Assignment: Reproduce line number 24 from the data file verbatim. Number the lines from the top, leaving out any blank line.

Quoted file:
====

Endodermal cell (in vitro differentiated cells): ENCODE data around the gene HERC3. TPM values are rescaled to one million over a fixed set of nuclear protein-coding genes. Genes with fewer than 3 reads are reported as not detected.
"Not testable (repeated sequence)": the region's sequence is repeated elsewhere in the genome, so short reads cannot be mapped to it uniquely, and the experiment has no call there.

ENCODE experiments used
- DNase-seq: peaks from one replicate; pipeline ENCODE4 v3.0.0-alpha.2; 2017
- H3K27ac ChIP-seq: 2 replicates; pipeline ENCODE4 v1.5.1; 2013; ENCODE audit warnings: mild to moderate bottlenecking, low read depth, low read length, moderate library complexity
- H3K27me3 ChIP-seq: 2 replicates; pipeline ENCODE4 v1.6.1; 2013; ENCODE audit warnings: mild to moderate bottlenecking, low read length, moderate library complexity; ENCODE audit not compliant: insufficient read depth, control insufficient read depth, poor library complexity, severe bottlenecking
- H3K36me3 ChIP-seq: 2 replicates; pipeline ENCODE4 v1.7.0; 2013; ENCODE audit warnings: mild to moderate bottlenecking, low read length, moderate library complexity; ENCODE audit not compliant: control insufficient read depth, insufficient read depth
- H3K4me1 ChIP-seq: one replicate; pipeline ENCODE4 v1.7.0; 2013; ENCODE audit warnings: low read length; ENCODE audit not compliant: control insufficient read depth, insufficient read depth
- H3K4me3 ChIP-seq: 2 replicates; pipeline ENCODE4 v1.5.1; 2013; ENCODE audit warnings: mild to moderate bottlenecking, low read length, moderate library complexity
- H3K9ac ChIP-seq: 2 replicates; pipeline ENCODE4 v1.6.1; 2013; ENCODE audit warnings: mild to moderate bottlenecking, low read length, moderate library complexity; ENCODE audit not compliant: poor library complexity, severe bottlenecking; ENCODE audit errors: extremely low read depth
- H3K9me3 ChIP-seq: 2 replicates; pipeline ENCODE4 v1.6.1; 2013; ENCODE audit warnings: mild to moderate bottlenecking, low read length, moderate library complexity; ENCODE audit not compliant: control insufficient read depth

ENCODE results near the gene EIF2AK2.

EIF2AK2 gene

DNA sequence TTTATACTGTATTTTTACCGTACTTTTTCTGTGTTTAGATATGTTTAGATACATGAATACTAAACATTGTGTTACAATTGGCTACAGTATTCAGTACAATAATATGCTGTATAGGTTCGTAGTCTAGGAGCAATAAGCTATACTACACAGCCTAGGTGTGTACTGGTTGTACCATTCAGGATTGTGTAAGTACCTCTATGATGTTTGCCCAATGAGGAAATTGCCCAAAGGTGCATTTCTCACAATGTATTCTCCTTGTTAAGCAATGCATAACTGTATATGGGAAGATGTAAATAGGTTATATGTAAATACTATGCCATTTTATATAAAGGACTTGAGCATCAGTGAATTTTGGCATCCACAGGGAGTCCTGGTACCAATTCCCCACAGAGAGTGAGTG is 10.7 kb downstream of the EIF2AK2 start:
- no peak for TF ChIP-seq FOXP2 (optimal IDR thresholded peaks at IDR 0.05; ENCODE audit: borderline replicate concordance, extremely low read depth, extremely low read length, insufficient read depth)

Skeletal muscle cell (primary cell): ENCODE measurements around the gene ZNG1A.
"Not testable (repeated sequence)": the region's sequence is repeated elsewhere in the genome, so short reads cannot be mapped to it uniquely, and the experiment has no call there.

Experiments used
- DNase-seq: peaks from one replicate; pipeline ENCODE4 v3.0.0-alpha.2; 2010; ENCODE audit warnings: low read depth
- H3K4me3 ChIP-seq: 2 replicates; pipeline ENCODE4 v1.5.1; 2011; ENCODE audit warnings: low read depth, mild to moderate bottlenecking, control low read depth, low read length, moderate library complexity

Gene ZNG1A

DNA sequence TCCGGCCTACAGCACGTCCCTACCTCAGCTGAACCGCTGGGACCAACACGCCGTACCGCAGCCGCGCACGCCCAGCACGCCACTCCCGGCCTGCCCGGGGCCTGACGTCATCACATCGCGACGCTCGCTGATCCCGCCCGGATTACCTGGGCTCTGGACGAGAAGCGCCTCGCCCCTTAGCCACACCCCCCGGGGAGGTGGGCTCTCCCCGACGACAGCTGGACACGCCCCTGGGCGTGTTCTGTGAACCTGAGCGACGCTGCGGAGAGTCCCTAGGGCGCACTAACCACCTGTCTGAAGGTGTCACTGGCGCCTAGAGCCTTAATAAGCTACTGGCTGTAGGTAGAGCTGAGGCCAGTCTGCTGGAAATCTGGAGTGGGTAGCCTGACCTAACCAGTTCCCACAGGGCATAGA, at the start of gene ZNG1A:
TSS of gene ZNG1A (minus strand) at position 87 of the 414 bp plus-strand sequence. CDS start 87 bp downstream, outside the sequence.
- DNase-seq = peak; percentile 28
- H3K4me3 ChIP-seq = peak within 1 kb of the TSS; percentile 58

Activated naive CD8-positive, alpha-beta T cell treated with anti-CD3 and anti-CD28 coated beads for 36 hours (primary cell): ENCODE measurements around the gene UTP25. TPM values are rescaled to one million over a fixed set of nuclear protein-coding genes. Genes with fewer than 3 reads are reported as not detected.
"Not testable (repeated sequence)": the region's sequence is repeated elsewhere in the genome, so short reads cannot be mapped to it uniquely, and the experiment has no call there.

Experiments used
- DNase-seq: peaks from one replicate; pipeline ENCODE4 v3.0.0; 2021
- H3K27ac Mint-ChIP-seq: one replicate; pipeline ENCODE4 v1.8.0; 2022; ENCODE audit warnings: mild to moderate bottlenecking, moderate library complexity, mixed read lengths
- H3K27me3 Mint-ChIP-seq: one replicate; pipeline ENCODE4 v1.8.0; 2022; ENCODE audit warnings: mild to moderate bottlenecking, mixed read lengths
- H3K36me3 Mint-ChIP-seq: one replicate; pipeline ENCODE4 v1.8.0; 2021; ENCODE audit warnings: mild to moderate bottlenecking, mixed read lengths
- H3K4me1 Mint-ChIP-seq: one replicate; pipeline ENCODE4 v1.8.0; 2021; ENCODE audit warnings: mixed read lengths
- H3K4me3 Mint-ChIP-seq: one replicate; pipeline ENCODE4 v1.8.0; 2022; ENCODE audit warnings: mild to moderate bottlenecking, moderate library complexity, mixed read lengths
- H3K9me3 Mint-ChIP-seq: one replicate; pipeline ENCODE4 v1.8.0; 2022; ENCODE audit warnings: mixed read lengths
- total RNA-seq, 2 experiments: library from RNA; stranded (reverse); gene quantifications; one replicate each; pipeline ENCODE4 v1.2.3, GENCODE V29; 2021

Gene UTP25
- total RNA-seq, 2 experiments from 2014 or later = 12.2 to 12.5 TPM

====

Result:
- DNase-seq = peak; percentile 28